On the morning of Thursday, Sept. 24, Pope Francis spoke to a joint congress at the House Chamber, becoming the first pontiff to speak to both the Senate and the House of Representatives.
The Pope chose to support different aspects of both left and right agendas, speaking toward significant social issues dividing the American people.
The Pope supported a numbers of liberal causes. Speaking toward the liberal agenda, the Bishop of Rome first called on Americans to embrace immigrants. He reminded America that the country itself is a land of immigrants.
“We must not be taken aback by their numbers, but rather view them as persons, seeing their faces and listening to their stories, trying to respond as best we can to their situation…Let us remember the Golden Rule: “Do unto others as you would have them do unto you” (Mt 7:12),” Francis spoke.
The Pope also urged for the abolishment of the international trade of war weapons, citing money “that is drenched in blood” as the cause for the trade.
Francis reaffirmed his dedication to fight climate change. Francis even complimented “America’s outstanding academic and research institutions” on their continued and future contributions to this cause.
“I call for a courageous and responsible effort to ‘redirect our steps’ (ibid., 61), and to avert the most serious effects of the environmental deterioration caused by human activity,” Francis said.
Catholic student Lavinia Boettcher ’17 supported the Pope’s continued message to combat climate change.
“I definitely agree with [his support for fighting climate change]. I think it’s something that has an impact on the environment [For him] to support it is great [and it shows] a more liberal [side],” Boettcher said.
He also advocated for the “for the global abolition of the death penalty” due to the unending hope for safe rehabilitation into society
To the right, Francis supported the pro-life debate in order to “defend human life at every stage of its development.” Republicans applauded at Francis’ support in light of their recent action to try and defund Planned Parenthood.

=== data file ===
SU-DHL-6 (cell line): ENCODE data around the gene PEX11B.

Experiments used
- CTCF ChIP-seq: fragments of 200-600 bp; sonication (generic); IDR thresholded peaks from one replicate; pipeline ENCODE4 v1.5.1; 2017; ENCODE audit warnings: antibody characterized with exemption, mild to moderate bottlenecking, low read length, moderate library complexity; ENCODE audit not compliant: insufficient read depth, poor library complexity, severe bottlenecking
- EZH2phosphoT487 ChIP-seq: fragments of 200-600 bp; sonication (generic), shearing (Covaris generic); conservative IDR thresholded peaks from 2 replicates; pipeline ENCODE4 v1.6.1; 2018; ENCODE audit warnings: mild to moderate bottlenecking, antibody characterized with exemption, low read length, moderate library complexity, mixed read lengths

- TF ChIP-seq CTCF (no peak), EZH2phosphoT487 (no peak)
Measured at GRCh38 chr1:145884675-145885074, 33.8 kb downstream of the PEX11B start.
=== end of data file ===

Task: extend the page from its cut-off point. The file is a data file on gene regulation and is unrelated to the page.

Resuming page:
Pope Francis also addressed same-sex marriage, standing by the conservative thought of a traditional family.
“Fundamental relationships are being called into question, as is the very basis of marriage and the family. I can only reiterate the importance and, above all, the richness and the beauty of family life,” Francis said.
With support for contentious social issues flying to both political sides from the pontiff, Pope Francis urged that the increasing divide in American politics be rejuvenated with “a renewed spirit of fraternity and solidarity.” He told Congress that the only solution to these difficult social issues was cooperation between left and right.
Gracie Atlee ’17, who is Catholic, supported the Pope’s message of solidarity but said she doubts the reality that the parties will soon agree.
“I think it’s a message that everyone has been thinking about for the last few years and the last few elections. It’s noticing the stratification and the disunity of the two parties. I think that it’s important to find more unity, but now I don’t think it’s going to happen before this [upcoming] election,” Atlee said.
Champion of the poor, Pope Francis also emphasized the fight against poverty throughout his address.
“I would encourage you to keep in mind all those people around us who are trapped in a cycle of poverty. They too need to be given hope. …I know that many Americans today, as in the past, are working to deal with this problem,” Francis said.
Atlee thinks that while fighting poverty is a universal challenge, the Pope’s poverty mission leans more left.
“I’d say it’s geared toward both parties, but more toward the Democratic agenda because the Republicans don’t generally support welfare. I think it had aspects that both parties could lean on,” Atlee said.
Pope Francis’ continuing support of the poor all over the world has been a highlight of his office.
Acting upon his message of urgency to combat poverty, the much-admired Pope traveled directly to eat lunch with 300 mentally disabled, homeless, substance abusing people at Catholic Charities after his morning at Capitol Hill.